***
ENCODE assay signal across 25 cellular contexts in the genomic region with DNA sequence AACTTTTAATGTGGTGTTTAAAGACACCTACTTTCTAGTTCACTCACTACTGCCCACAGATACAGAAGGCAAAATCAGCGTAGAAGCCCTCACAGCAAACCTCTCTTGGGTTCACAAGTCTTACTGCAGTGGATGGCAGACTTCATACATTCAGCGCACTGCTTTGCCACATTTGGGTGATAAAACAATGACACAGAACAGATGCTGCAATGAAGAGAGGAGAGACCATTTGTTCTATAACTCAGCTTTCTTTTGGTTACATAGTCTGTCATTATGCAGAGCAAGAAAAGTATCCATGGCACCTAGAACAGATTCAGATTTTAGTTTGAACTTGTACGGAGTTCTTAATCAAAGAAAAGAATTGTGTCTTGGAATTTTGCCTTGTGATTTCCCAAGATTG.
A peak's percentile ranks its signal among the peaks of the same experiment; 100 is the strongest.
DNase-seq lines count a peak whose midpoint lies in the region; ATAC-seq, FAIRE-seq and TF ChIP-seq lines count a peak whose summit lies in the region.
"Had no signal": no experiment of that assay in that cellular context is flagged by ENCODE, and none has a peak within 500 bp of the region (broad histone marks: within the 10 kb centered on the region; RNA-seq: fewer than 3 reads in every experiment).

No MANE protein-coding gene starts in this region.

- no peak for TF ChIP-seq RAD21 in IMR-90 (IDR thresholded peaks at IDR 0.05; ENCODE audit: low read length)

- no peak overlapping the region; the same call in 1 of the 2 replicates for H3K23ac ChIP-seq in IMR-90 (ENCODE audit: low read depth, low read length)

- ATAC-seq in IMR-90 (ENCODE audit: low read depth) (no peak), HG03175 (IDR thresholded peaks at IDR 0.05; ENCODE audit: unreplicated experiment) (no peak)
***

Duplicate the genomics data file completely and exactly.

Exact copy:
ENCODE assay signal across 25 cellular contexts in the genomic region with DNA sequence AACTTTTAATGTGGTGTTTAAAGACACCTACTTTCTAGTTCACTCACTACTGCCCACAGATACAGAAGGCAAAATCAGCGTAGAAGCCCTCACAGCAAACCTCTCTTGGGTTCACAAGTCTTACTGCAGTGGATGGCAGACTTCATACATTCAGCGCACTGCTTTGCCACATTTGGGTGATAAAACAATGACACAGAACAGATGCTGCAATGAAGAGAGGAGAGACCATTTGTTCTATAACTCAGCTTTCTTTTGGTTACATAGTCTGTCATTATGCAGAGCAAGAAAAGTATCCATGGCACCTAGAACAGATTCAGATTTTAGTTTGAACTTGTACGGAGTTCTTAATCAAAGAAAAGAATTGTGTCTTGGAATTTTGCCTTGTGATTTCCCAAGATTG.
A peak's percentile ranks its signal among the peaks of the same experiment; 100 is the strongest.
DNase-seq lines count a peak whose midpoint lies in the region; ATAC-seq, FAIRE-seq and TF ChIP-seq lines count a peak whose summit lies in the region.
"Had no signal": no experiment of that assay in that cellular context is flagged by ENCODE, and none has a peak within 500 bp of the region (broad histone marks: within the 10 kb centered on the region; RNA-seq: fewer than 3 reads in every experiment).

No MANE protein-coding gene starts in this region.

- no peak for TF ChIP-seq RAD21 in IMR-90 (IDR thresholded peaks at IDR 0.05; ENCODE audit: low read length)

- no peak overlapping the region; the same call in 1 of the 2 replicates for H3K23ac ChIP-seq in IMR-90 (ENCODE audit: low read depth, low read length)

- ATAC-seq in IMR-90 (ENCODE audit: low read depth) (no peak), HG03175 (IDR thresholded peaks at IDR 0.05; ENCODE audit: unreplicated experiment) (no peak)